The United States Olympic Committee has announced its 2016 National Coaches of the Year award winners.
Geno Auriemma and Aimee Boorman shared the honour as National Olympic Coach of the Year, while Adam Bleakney was recognised as National Paralympic Coach of the Year.
Last year Auriemma led the US Olympic women’s basketball team to its sixth straight, and eighth overall, gold medal at Rio 2016, extending their winning streak to 49 matches.
Scoring more than 100 points in six of its eight games, the American squad decimated their rest of the field and won their matches by an average of 37.2 points per game.
It was the second gold medal Auriemma has led the Americans to after he also coached the London 2012 team.
Boorman, meanwhile, served as the Rio 2016 head coach for the women’s artistic gymnastics team and as personal coach to four-time Olympic champion Simone Biles.
Under Boorman’s direction, the Rio 2016 squad became the first to defend its gold medal in the team competition and the first team to win back-to-back Olympic golds since Romania did so at Sydney 2000 and Athens 2004.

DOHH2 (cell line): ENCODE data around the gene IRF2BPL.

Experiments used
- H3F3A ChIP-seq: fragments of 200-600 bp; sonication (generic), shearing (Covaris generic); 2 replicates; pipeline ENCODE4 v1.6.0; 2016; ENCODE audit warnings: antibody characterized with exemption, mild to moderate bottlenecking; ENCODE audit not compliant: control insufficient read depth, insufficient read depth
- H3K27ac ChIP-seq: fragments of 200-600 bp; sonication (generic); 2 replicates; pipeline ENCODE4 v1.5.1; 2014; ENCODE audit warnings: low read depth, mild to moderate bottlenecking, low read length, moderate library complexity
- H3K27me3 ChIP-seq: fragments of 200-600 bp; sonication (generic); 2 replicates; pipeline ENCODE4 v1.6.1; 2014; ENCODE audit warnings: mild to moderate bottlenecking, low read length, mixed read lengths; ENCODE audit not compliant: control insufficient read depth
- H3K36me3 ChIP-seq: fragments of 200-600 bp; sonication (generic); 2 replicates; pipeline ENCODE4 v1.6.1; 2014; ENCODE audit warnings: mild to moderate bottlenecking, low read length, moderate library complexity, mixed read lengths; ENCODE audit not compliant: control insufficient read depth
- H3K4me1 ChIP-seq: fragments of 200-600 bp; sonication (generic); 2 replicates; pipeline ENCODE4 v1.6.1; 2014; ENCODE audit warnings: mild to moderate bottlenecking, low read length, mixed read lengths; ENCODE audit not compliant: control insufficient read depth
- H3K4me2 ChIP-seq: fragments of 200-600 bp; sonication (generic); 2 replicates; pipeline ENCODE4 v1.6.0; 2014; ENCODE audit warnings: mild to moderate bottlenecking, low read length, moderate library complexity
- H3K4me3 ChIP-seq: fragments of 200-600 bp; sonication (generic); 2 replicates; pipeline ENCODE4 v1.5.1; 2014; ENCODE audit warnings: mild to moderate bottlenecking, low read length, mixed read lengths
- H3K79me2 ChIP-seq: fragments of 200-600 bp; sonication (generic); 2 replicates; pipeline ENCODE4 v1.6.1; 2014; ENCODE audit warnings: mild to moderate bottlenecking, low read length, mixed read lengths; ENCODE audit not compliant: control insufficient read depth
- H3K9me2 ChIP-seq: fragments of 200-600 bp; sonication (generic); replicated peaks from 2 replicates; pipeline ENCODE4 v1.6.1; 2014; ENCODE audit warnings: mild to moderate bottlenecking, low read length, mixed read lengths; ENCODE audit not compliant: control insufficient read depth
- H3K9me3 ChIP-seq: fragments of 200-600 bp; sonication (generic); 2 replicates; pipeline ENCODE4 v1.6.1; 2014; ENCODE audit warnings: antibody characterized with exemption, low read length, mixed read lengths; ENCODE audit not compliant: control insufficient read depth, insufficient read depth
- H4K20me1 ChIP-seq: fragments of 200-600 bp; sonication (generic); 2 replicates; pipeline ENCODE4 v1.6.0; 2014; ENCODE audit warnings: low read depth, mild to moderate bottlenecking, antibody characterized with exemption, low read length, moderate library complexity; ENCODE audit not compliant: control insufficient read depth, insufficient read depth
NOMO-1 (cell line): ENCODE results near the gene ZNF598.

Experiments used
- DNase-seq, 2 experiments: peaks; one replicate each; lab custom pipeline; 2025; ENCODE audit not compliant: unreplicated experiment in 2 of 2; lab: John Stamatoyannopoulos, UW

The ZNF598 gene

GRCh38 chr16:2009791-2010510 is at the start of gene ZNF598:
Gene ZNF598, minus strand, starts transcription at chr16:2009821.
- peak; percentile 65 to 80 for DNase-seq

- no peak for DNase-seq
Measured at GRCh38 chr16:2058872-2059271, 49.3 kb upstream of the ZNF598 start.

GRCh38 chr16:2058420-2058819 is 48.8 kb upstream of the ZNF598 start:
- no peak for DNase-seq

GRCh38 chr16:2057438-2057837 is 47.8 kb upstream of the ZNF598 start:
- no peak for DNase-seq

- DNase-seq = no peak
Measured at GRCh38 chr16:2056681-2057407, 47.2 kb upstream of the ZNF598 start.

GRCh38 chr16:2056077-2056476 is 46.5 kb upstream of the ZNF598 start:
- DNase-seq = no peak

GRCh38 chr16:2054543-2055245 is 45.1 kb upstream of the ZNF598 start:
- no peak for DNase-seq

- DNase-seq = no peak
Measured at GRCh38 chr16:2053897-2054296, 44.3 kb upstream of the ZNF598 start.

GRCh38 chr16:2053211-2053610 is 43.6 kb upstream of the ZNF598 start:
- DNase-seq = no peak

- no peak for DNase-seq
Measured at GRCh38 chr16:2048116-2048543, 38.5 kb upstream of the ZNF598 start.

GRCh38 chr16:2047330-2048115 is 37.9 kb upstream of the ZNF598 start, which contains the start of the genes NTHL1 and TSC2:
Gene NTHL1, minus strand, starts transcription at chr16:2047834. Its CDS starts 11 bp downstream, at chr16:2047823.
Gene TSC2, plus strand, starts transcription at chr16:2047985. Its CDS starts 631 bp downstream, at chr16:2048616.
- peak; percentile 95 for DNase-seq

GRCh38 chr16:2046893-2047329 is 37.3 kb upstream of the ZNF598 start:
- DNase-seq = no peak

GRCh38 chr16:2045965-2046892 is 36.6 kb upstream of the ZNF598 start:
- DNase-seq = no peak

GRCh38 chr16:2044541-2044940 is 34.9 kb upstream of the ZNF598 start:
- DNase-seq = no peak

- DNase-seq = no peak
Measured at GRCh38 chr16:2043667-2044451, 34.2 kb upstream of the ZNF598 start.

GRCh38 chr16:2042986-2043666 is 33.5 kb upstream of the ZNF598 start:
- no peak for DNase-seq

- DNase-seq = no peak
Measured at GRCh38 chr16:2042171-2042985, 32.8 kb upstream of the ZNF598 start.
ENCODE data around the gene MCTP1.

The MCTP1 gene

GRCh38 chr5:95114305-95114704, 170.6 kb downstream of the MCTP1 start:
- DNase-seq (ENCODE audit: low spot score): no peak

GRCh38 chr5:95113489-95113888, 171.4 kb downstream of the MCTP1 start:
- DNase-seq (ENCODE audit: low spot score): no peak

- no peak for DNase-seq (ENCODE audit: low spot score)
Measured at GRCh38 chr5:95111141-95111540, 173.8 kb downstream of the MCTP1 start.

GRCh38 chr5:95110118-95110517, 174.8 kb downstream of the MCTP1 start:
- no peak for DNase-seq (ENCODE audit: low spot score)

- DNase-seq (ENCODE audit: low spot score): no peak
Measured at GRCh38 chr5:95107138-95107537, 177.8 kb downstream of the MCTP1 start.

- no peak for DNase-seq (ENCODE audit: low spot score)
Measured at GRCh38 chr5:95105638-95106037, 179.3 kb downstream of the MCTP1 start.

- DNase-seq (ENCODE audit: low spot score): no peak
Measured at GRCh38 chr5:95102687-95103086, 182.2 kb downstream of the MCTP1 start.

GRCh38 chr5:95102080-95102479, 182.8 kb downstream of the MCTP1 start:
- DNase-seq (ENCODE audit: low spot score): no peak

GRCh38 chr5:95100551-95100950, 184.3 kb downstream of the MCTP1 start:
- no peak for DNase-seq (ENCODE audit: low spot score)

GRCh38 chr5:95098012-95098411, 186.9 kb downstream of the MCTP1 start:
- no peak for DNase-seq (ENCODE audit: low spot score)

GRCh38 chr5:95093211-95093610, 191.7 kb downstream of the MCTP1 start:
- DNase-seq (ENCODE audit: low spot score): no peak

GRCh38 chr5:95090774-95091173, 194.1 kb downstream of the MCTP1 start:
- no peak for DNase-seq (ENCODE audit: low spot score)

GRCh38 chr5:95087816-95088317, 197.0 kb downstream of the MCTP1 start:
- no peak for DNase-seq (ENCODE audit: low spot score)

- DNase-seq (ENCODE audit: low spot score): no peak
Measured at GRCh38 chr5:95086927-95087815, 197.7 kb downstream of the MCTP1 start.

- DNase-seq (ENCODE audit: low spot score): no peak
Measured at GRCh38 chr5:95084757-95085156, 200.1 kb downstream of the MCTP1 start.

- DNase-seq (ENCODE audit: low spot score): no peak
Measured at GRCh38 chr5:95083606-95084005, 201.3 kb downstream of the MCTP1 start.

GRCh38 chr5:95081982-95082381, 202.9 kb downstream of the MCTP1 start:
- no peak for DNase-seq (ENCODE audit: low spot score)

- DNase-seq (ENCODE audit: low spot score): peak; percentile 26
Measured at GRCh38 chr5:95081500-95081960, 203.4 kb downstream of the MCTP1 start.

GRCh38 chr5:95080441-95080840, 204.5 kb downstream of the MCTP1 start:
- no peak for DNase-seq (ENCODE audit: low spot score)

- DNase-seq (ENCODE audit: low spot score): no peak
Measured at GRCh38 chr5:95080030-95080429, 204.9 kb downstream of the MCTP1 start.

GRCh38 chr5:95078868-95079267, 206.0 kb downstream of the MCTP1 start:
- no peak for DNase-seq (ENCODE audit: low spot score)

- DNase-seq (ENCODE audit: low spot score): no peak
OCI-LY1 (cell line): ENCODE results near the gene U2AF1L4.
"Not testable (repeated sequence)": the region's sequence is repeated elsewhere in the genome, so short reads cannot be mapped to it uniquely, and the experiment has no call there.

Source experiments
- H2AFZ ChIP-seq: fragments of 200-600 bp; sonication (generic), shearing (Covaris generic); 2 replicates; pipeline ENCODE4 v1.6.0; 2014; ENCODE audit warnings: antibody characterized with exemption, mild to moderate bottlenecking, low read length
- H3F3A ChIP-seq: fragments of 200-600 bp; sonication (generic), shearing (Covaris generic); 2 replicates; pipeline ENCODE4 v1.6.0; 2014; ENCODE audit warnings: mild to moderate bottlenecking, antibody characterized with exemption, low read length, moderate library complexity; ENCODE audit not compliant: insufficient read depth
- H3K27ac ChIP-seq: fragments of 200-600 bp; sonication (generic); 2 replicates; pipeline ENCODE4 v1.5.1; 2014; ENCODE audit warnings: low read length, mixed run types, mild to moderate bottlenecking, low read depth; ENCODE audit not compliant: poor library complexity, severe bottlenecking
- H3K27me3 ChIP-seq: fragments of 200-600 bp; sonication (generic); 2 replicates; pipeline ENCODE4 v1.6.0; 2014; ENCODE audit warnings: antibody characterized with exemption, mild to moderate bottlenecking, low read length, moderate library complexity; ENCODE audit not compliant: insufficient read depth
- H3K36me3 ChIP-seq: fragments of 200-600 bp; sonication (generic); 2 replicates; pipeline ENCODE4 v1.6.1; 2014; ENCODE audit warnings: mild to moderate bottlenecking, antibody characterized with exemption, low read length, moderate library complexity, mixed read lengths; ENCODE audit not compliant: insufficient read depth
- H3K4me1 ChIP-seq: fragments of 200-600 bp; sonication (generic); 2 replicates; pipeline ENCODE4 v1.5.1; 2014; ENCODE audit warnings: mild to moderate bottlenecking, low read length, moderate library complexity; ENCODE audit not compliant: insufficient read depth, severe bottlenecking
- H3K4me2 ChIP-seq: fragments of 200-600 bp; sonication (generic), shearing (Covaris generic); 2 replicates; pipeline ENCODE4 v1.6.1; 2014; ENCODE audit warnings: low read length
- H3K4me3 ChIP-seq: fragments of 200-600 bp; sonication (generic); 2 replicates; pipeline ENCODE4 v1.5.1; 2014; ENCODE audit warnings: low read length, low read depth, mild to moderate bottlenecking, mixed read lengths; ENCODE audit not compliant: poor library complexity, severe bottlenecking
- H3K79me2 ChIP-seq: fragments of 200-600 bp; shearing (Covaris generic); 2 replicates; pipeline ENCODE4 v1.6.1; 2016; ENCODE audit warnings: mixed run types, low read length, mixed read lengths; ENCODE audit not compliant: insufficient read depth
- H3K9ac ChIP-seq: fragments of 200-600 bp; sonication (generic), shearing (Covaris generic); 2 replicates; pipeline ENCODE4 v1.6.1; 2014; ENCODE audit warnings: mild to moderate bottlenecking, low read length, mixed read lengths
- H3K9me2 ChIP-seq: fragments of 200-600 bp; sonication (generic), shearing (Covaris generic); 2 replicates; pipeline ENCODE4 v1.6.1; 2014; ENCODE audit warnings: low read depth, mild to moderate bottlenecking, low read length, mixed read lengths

Boorman also guided Biles in becoming the most decorated American gymnast in history with 19 career World Championship and Olympic medals.
At Rio 2016, Biles became the first American gymnast to win four gold medals at a single Games.
Bleakney was honoured after he further established himself as one of this best wheelchair racing coaches in the world.
He led the US women to a podium sweep in the 1500 and 5,000 metres events and guided 12 athletes in winning 15 medals at Rio 2016, including Tatyana McFadden, Chelsea McClammer, Amanda McGrory and Ray Martin.
Under his tutelage, McFadden continued to dominate the wheelchair marathon scene, winning four major marathons in 2016 for the fourth consecutive year.
Gymnastics' Kim Zmeskal-Burdette was also honoured as Developmental Coach of the Year, while Tom Miller was named Volunteer Coach of the Year for his speed skating work.
Derek Davis completed the winners after winning the Doc Councilman Science Award.
His technological advances have greatly altered performance tracking in archery.
Davis' use of high-speed, 360-degree cameras offer athletes and coaches a more "efficient perspective and comprehensive understanding of performance patterns in practice that can be applied to competition".